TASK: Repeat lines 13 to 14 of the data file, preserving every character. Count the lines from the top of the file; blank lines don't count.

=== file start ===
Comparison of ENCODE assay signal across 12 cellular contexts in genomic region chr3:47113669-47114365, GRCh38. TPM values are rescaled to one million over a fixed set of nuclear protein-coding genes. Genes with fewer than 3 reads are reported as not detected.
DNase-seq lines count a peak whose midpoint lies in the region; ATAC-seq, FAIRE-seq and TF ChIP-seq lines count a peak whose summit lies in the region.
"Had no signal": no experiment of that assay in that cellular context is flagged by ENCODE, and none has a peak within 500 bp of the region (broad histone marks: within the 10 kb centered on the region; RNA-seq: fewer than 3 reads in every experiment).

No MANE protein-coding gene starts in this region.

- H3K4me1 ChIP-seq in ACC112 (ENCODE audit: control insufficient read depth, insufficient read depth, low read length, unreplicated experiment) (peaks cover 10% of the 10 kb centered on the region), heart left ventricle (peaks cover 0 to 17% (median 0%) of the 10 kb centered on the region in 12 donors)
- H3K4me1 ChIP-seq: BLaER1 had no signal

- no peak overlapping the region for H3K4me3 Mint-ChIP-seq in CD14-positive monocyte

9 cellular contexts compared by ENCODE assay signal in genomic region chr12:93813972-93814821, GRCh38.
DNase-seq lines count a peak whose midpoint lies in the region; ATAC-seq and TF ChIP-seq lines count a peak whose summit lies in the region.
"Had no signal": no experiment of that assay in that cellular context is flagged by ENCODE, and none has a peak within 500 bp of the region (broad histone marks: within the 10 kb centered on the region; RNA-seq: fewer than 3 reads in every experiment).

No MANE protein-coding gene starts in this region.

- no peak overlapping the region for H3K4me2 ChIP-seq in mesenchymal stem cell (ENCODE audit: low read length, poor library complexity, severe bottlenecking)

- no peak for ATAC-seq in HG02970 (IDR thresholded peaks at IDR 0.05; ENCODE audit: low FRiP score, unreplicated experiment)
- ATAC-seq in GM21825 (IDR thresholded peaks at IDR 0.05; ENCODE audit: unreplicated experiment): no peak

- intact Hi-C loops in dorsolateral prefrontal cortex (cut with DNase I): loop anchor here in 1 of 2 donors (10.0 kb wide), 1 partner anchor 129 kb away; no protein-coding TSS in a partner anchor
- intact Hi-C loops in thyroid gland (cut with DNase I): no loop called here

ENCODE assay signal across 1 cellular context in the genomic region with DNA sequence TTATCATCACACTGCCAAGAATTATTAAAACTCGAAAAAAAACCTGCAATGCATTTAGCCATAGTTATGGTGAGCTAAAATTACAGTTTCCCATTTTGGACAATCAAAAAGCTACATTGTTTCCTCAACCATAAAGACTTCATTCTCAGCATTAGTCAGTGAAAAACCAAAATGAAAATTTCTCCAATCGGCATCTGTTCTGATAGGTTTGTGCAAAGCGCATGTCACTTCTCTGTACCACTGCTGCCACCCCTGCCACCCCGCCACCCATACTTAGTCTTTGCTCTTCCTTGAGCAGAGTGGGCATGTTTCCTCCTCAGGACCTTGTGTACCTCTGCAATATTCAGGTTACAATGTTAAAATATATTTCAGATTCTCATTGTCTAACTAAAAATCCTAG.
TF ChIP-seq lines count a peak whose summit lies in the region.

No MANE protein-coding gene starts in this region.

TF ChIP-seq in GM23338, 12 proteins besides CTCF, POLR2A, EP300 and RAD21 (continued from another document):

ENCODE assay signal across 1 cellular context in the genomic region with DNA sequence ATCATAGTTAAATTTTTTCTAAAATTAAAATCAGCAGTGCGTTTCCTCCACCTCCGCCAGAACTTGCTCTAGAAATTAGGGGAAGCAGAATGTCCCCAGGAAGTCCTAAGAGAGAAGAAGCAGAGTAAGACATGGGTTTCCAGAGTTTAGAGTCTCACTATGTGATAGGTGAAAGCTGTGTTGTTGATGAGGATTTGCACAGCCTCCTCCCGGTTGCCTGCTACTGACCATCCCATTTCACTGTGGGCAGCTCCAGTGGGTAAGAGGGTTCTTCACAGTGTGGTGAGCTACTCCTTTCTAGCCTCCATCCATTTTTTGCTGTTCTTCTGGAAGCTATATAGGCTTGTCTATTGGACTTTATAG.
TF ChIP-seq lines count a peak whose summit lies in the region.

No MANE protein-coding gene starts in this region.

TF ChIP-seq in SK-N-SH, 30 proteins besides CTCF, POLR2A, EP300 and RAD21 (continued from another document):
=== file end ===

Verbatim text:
- no peak for ATAC-seq in HG02970 (IDR thresholded peaks at IDR 0.05; ENCODE audit: low FRiP score, unreplicated experiment)
- ATAC-seq in GM21825 (IDR thresholded peaks at IDR 0.05; ENCODE audit: unreplicated experiment): no peak